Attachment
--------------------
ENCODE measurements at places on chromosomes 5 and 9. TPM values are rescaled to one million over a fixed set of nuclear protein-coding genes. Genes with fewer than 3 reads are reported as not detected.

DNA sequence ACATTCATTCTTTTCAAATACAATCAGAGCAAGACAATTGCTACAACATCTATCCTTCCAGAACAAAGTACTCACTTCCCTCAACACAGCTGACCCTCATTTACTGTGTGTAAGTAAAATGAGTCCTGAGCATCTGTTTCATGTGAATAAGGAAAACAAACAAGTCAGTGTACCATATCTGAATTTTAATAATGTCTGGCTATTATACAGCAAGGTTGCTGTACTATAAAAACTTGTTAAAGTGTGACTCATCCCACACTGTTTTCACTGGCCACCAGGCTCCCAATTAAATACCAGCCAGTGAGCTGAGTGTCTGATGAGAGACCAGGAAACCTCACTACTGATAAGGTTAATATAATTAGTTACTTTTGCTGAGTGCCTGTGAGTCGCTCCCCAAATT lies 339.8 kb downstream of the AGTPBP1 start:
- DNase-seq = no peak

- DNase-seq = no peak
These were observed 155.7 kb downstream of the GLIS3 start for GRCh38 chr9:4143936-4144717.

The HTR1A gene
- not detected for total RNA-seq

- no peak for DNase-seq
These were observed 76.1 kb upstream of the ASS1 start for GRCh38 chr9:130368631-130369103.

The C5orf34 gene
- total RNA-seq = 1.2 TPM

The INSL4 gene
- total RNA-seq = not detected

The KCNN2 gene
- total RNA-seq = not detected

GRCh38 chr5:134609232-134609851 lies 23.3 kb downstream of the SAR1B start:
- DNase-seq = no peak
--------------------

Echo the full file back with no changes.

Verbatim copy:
ENCODE measurements at places on chromosomes 5 and 9. TPM values are rescaled to one million over a fixed set of nuclear protein-coding genes. Genes with fewer than 3 reads are reported as not detected.

DNA sequence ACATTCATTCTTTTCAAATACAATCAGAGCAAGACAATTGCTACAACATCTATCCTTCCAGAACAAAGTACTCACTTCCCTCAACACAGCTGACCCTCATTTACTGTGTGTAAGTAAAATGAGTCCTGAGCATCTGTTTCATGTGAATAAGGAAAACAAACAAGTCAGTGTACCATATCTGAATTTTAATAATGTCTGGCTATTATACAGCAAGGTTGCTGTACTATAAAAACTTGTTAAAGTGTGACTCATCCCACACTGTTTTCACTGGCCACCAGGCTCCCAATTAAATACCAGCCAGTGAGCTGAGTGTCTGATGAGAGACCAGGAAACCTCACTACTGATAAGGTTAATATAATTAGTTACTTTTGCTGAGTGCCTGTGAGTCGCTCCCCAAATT lies 339.8 kb downstream of the AGTPBP1 start:
- DNase-seq = no peak

- DNase-seq = no peak
These were observed 155.7 kb downstream of the GLIS3 start for GRCh38 chr9:4143936-4144717.

The HTR1A gene
- not detected for total RNA-seq

- no peak for DNase-seq
These were observed 76.1 kb upstream of the ASS1 start for GRCh38 chr9:130368631-130369103.

The C5orf34 gene
- total RNA-seq = 1.2 TPM

The INSL4 gene
- total RNA-seq = not detected

The KCNN2 gene
- total RNA-seq = not detected

GRCh38 chr5:134609232-134609851 lies 23.3 kb downstream of the SAR1B start:
- DNase-seq = no peak